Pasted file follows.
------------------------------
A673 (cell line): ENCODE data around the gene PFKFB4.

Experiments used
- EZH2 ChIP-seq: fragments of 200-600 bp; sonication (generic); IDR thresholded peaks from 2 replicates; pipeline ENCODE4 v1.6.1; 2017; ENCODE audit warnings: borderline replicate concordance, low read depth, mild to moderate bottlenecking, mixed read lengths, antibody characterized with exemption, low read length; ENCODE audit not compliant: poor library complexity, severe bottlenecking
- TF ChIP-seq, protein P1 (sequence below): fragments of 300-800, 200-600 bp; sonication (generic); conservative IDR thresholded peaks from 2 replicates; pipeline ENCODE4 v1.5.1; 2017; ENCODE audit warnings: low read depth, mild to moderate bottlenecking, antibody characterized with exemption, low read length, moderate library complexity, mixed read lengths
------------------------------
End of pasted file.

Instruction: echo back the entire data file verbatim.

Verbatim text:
A673 (cell line): ENCODE data around the gene PFKFB4.

Experiments used
- EZH2 ChIP-seq: fragments of 200-600 bp; sonication (generic); IDR thresholded peaks from 2 replicates; pipeline ENCODE4 v1.6.1; 2017; ENCODE audit warnings: borderline replicate concordance, low read depth, mild to moderate bottlenecking, mixed read lengths, antibody characterized with exemption, low read length; ENCODE audit not compliant: poor library complexity, severe bottlenecking
- TF ChIP-seq, protein P1 (sequence below): fragments of 300-800, 200-600 bp; sonication (generic); conservative IDR thresholded peaks from 2 replicates; pipeline ENCODE4 v1.5.1; 2017; ENCODE audit warnings: low read depth, mild to moderate bottlenecking, antibody characterized with exemption, low read length, moderate library complexity, mixed read lengths